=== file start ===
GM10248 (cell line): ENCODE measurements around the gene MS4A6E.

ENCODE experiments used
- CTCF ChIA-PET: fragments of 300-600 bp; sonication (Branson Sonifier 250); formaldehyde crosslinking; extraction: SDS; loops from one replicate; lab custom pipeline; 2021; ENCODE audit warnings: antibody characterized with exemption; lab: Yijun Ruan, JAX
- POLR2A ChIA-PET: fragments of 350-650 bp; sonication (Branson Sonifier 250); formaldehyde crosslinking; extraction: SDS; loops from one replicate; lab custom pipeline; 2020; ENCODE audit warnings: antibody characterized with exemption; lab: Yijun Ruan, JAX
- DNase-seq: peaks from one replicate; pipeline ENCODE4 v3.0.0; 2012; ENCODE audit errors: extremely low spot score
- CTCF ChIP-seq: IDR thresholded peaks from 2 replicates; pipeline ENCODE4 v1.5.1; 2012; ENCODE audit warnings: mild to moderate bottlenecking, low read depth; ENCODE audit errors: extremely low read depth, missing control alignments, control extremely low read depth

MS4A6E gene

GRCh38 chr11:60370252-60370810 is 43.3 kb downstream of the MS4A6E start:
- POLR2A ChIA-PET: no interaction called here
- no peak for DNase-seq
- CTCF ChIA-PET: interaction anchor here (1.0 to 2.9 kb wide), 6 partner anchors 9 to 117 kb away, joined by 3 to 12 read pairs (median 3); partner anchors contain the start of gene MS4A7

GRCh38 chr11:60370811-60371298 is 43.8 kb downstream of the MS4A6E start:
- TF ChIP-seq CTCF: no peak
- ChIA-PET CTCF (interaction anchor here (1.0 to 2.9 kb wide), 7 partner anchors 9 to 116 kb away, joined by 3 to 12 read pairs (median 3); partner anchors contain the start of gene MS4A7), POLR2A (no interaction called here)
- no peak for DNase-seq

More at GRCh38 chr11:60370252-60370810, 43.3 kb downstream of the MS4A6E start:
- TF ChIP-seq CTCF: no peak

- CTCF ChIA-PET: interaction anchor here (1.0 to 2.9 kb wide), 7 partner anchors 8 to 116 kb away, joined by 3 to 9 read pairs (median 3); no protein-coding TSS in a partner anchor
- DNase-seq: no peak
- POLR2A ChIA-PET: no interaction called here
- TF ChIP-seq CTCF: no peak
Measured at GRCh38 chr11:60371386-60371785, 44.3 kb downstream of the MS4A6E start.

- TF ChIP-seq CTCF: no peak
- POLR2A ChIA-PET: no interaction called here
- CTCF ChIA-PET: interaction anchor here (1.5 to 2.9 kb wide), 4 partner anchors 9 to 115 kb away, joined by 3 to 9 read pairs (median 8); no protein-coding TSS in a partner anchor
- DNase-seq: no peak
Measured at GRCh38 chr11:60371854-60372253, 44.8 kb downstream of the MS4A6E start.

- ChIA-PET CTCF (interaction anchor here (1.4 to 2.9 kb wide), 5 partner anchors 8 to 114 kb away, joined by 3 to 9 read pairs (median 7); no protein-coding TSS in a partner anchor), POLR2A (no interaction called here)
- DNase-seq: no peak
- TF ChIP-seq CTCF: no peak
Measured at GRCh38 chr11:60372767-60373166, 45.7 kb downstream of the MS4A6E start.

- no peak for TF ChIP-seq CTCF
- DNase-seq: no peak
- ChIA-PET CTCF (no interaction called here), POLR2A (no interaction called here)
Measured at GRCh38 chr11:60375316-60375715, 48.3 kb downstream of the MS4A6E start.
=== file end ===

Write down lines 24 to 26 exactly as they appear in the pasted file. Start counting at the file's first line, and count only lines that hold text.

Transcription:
- POLR2A ChIA-PET: no interaction called here
- CTCF ChIA-PET: interaction anchor here (1.5 to 2.9 kb wide), 4 partner anchors 9 to 115 kb away, joined by 3 to 9 read pairs (median 8); no protein-coding TSS in a partner anchor
- DNase-seq: no peak